Iran Has Set Up Shop in Israel’s Backyard

In the summer of 2018, Bashar al-Assad’s forces seized the Syrian portion of the Golan Heights from rebel forces after several years of fighting. Jerusalem had hoped, writes Alex Fishman, that this development would at least bring some stability to the area. Instead, the threat to Israel from Iran has increased, and stability is nowhere in evidence:

Syrian media [last] week reported that Israeli aircraft had dropped leaflets on the Syrian side of the Golan Heights, warning local residents and members of the Syrian Army’s 1st Corps stationed there that anyone who assists the Hizballah terror organization in acts of aggression towards Israel would be targeted by the IDF. . . . The leaflets were dropped a day after another Syrian news report that the IDF fired an anti-tank rocket at a target [in the area] and hit Hizballah and other pro-Iranian fighters.

[Meanwhile], the fighting continues. Pro-Assad forces, anti-Assad fighters, pro-Iran Hizballah proxies, and others are all fighting each other. Dozens of fighters are killed each month and occasional crossfire even crosses the border into Israel. . . . There is no normal civilian life on the Syrian side of the Golan Heights today. There are only fighters battling for territory and influence; some Syrian civilians are paid as little as $30 by Iran and Hizballah to attempt attacks on Israel.

The Iranians have been increasing their efforts to entrench themselves within the Syrian military [with the aim of] executing what it calls the “Golan file”—an effort to build a network of terror cells along the Israeli border on the plateau. The plan also includes establishing branches of Hizballah’s southern command to lay the groundwork for a second front against Israel, [in addition to the Israeli-Lebanese border], in a future war.

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Read more at Ynet

More about: Golan Heights, Hizballah, Iran, Israeli Security, Syria

How the Death of Mahsa Amini Changed Iran—and Its Western Apologists

Sept. 28 2022

On September 16, a twenty-two-year-old named Mahsa Amini was arrested by the Iranian morality police for improperly wearing a hijab. Her death in custody three days later, evidently after being severely beaten, sparked waves of intense protests throughout the country. Since then, the Iranian authorities have killed dozens more in trying to quell the unrest. Nervana Mahmoud comments on how Amini’s death has been felt inside and outside of the Islamic Republic:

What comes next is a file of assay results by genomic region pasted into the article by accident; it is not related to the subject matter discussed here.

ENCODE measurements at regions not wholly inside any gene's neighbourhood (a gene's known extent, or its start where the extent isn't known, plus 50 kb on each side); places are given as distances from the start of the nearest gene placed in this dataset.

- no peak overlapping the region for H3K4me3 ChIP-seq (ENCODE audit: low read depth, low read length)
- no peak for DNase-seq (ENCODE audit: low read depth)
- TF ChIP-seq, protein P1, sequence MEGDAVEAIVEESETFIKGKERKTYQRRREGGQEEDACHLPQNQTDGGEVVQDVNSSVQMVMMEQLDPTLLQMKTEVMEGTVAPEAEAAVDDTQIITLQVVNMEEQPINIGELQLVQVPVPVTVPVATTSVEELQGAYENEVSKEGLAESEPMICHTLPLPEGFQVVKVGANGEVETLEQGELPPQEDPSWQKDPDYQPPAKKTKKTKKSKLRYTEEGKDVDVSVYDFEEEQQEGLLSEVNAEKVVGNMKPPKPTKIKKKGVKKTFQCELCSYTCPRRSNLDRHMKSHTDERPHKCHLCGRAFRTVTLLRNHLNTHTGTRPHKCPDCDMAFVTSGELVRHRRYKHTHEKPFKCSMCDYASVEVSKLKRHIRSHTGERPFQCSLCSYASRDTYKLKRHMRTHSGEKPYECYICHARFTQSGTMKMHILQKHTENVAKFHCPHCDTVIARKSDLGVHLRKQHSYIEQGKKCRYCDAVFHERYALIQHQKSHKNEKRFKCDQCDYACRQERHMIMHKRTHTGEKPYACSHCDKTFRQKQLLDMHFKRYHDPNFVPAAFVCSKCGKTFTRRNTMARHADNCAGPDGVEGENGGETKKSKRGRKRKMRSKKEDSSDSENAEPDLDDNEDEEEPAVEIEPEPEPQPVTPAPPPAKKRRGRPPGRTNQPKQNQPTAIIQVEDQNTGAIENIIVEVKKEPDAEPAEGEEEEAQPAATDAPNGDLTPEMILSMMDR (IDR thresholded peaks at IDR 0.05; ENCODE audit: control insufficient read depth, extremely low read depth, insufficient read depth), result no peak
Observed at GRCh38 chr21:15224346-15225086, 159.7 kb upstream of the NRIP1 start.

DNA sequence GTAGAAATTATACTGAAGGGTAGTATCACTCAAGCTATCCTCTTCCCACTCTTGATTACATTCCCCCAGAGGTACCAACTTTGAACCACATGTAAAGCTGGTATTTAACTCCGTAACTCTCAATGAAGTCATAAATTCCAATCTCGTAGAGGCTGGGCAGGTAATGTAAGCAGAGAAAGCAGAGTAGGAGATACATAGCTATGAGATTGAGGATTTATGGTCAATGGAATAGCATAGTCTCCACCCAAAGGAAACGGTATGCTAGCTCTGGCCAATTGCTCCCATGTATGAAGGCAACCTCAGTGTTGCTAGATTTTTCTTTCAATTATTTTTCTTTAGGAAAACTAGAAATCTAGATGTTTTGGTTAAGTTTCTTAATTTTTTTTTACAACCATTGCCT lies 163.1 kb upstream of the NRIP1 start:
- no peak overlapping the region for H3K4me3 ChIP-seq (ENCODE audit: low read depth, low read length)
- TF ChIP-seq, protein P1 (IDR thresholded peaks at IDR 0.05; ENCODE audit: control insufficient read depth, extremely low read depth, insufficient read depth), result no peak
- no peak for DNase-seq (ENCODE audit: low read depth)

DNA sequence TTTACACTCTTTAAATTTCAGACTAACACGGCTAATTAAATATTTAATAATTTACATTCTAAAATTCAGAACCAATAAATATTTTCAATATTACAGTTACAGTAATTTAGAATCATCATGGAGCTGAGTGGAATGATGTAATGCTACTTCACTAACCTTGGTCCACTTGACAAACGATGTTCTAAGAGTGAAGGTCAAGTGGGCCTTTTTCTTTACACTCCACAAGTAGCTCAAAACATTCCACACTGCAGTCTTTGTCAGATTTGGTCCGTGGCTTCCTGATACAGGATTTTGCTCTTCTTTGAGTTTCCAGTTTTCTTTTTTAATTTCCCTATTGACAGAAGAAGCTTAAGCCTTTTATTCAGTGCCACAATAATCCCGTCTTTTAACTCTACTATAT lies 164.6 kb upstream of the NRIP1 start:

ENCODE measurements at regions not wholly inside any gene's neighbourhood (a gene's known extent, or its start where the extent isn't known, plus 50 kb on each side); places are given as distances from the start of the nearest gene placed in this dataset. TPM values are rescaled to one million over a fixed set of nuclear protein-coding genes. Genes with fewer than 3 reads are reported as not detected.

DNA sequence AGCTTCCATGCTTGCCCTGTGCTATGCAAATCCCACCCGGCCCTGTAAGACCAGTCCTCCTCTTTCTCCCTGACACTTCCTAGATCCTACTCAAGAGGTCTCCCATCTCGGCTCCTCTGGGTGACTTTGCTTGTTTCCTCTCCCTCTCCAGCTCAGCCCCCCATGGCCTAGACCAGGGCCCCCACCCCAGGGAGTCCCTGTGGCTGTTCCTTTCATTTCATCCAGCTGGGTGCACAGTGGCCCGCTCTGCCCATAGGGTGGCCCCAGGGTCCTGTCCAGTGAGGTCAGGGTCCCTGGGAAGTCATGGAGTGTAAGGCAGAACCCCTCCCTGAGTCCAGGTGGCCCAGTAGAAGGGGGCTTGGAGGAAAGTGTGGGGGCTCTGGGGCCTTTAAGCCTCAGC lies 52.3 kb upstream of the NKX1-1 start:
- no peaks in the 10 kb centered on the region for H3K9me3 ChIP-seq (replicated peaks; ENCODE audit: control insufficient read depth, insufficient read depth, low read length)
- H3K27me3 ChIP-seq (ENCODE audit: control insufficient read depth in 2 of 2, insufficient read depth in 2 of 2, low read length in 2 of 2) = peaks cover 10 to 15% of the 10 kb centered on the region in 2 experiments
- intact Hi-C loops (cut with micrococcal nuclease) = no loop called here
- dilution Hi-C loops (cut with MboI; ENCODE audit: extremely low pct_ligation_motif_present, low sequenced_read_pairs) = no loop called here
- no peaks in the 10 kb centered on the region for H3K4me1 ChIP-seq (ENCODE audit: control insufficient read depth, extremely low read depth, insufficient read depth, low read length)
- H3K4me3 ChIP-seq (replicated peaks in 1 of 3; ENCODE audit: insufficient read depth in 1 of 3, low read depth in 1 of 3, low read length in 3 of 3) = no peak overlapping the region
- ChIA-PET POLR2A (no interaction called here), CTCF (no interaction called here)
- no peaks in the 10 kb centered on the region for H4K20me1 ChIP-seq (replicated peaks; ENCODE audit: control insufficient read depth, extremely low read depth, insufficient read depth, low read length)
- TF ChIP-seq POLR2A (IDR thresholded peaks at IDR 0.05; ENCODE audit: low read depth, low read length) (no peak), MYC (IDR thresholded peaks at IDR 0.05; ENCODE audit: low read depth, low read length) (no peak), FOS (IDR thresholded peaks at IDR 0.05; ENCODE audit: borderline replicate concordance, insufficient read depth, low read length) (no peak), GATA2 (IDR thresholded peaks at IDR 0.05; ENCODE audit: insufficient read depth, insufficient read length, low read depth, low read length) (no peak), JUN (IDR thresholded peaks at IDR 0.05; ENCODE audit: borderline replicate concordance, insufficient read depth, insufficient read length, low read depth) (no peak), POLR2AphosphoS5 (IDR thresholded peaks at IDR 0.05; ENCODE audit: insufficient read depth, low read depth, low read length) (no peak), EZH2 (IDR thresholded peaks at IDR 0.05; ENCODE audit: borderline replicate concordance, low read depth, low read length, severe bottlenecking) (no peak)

[I]n Western countries, the glamorizing of the hijab has been going on for decades. Even Playboy magazine published an article about the first “hijabi” news anchor in American TV history. Meanwhile, questioning the hijab’s authenticity and enforcement has been framed as “Islamophobia.” . . . But the death of Mahsa Amini has changed everything.

Commentators who downplayed the impact of enforced hijab have changed their tune. [Last week], CNN’s Christiane Amanpour declined an interview with the Iranian president Ebrahim Raisi, and the Biden administration imposed sanctions on Iran’s notorious morality police and senior officials for the violence carried out against protesters and for the death of Mahsa Amini.

The visual impact of the scenes in Iran has extended to the Arab world too. Arabic media outlets have felt the winds of change. The death of Mahsa Amini and the resulting protests in Iran are now top headlines, with Arab audiences watching daily as Iranian women from all age groups remove their hijabs and challenge the regime policy.

Iranian women are making history. They are teaching the world—including the Muslim world—about the glaring difference between opting to wear the hijab and being forced to wear it, whether by law or due to social pressure and mental bullying. Finally, non-hijabi women are not afraid to defy, proudly, their Islamist oppressors.

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Read more at Nervana

More about: Arab World, Iran, Women in Islam